Besides the individual surgeon and their workload and fatigue, there are many other system factors that may determine patient outcomes. The extensive team-based nature of cardiac surgery starts in the operating room but extends to the postoperative phase as well, which should be considered when evaluating outcomes. In the study by Zhang and colleagues, the operating room team (anaesthesia, nursing and perfusion) did not change over the course of the day.5 Similar evaluation of task error should be performed for the whole team, not only the surgeon. Alternative models include shift-based staffing, and comparison between these models could help clarify any potential workload or fatigue-based issues.

It has been shown previously that cardiac operations performed on the weekend and those that start after 15:00 have increased risk of morbidity and mortality.4 10 The difficulty comes in trying to move past the ‘night and weekend effect’, and identifying underlying causes.11 Much of the increased risk for weekend cardiac patients relates to baseline patient risk profiles.10 But patients are not the whole story and underlying system differences are important. For instance, during these off-peak hours the on-call operating room staff may not be the standard team and thus not familiar with surgeon preferences, instruments, operative sequence or cadence. A recent study demonstrated that team familiarity for cardiac surgical cases improved operative efficiency and reduced cardiopulmonary bypass times.12 This effect was most pronounced in the highest risk cases. Late cases also finish at off-peak hours leaving their most critical postoperative phase to an intensive care unit (ICU) with limited staffing and resources, and known variation in critical care outcomes by time of day.3 13 The Swiss cheese model of medical errors would therefore suggest that for high hazard cases where surgeon workload may lead to errors, a strong supporting system can prevent or rectify errors and complications by closing off any other holes in care.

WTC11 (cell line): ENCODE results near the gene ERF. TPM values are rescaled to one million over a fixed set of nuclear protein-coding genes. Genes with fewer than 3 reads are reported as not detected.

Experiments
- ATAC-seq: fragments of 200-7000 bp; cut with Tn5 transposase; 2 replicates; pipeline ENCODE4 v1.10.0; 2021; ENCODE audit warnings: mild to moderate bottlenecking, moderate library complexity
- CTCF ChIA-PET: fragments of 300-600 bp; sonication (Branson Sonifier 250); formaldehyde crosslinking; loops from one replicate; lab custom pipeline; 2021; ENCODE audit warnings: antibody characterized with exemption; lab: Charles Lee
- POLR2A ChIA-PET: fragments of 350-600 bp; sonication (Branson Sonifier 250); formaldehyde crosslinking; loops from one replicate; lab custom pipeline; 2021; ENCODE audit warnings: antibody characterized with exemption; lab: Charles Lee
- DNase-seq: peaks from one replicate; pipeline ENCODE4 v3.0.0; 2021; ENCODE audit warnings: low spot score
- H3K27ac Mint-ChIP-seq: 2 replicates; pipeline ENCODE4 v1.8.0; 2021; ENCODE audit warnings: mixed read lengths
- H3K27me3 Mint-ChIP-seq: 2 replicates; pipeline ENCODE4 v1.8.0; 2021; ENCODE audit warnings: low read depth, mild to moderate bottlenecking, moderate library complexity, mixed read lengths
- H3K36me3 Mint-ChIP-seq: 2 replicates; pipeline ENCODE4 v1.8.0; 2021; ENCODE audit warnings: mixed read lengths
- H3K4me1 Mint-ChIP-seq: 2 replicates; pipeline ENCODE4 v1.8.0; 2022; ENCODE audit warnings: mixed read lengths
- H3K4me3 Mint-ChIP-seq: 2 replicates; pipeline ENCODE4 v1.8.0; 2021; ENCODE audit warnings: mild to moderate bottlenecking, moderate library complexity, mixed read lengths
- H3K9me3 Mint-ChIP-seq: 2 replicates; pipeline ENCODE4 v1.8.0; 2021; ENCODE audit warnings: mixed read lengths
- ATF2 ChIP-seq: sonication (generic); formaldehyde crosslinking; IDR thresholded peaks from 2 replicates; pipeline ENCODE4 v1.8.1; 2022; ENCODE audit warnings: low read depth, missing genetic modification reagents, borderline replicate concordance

Technical complexity versus bias

What about the observed association between increased risk with non-first case off-pump procedures but not for on-pump CABG procedures being potentially related to procedural complexity? The higher rates of periprocedural MI could indeed be related to technical complications such as occluded grafts or incomplete revascularisation, but these data were not available. There is strong evidence that off-pump CABG is associated with incomplete revascularisation, and in the long term this drives higher rates of MI and repeat revascularisation.14 15 Therefore, having data around technical complications could help clarify the association of risk of postoperative MI and procedural complexity. Similarly, evaluating conversions could have helped clarify relationships between complexity and outcomes. Although outside the scope of this editorial, conversions have been extensively studied in off-pump CABG and can shed important light on operative risk, technical complexity and surgeon decision-making.16 The risk factors for conversions and incomplete revascularisation are similar and focus on patient anatomy, which is not available in this analysis.5 In addition, we know that during off-pump cases aortic manipulation increases the risk of stroke, as does presence of cerebrovascular disease but both these important datapoints are missing.17 18 Finally, there are different strategies surgeons employ in scheduling multiple cases that could lead to non-random biases. For example, many anecdotally prefer to schedule more difficult cases second to avoid early delays. Further studies evaluating this possible effect should therefore also consider surgeon preference, frailty, aortic manipulation, cerebrovascular disease, coronary anatomy and case complexity. We agree with the authors when they say further work is needed to identify the mechanisms leading to increased risk, but also further clarification of the risk would be beneficial. After clarification of the risks, then evaluating the possible mechanisms such as technical complications or perioperative care delivery systems that may be resulting in the underlying risk would allow for quality improvement.